Common Pesticides Put Bees at Risk

EU says commonly used pesticides, known as neonicotinoids, have serious effects on bee.

Published on: Jan 21, 2013

A report released by the European Food Safety Authority has linked commonly used pesticides, known as neonicotinoids, to serious effects on bee populations. EFSA indicates "high risks" in the use of neonicotinoids and stresses that there are major gaps in available data. These gaps raise fundamental questions about the ability of current safety testing to assess risks posed by pesticides on the environment and health, said Greenpeace.

EFSA scientists report they have identified a number of risks posed to bees by three neonicotinoid insecticides. The Authority was asked by the European Commission to assess the risks associated with the use of clothianidin, imidacloprid and thiamethoxam as seed treatment or as granules, with particular regard to: their acute and chronic effects on bee colony survival and development; their effects on bee larvae and bee behavior; and the risks posed by sub-lethal doses of the three substances. In some cases EFSA was unable to finalize the assessments due to shortcomings in the available data.

The European Food Safety Authority (EFSA) indicates "high risks" for bees in the use of neonicotinoids but stresses that there are major gaps in available data.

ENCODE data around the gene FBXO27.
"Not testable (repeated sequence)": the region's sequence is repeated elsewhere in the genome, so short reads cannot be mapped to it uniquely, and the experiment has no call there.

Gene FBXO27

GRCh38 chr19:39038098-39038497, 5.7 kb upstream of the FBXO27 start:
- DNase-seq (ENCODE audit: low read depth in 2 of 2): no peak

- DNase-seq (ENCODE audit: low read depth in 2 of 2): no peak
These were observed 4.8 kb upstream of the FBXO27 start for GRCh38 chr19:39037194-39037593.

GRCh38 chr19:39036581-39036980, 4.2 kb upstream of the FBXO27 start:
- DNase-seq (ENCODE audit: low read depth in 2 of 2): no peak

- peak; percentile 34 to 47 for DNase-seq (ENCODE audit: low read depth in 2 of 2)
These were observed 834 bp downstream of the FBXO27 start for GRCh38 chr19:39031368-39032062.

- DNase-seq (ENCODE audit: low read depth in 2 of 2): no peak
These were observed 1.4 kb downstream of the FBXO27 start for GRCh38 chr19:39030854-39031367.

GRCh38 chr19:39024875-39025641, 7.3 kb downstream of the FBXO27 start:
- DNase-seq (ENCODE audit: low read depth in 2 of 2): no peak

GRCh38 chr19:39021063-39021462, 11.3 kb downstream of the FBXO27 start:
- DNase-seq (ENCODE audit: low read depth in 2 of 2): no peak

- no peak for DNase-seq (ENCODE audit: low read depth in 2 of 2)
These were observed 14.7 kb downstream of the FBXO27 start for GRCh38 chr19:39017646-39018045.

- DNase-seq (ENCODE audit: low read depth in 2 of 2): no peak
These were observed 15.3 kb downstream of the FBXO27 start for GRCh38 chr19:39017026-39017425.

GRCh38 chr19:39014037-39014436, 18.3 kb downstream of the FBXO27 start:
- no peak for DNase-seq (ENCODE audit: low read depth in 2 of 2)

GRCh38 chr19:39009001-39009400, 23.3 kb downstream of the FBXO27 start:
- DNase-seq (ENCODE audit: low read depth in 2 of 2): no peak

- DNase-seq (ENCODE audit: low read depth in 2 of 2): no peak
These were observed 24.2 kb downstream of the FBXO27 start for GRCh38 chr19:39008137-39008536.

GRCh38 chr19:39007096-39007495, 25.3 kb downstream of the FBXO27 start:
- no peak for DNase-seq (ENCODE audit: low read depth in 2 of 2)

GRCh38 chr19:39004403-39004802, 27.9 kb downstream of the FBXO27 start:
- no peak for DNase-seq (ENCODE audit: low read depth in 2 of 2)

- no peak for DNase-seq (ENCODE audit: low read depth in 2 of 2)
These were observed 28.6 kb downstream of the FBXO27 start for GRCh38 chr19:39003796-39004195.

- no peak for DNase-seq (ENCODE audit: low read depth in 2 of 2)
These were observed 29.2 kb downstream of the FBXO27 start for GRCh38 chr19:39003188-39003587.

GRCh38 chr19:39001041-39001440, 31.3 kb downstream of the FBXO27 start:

The European Food Safety Authority (EFSA) indicates "high risks" for bees in the use of neonicotinoids but stresses that there are major gaps in available data.

The risk assessments focused on three main routes of exposure: exposure from residues in nectar and pollen in the flowers of treated plants; exposure from dust produced during the sowing of treated seeds or application of granules; and exposure from residues in guttation fluid produced by treated plants.

*Exposure from pollen and nectar

Only uses on crops not attractive to honey bees were considered acceptable.

*Exposure from dust

A risk to honey bees was indicated or could not be excluded, with some exceptions, such as use on sugar beet and crops planted in glasshouses, and for the use of some granules.

*Exposure from guttation

The only risk assessment that could be completed was for maize treated with thiamethoxam. In this case, field studies show an acute effect on honey bees exposed to the substance through guttation fluid.

EFSA's conclusions contain tables listing all authorized uses for seed treatment and as granules of the three substances in the EU and indicating for each route of exposure: where a risk has been identified; where a low risk has been identified; or where an assessment could not be finalized because of a lack of data.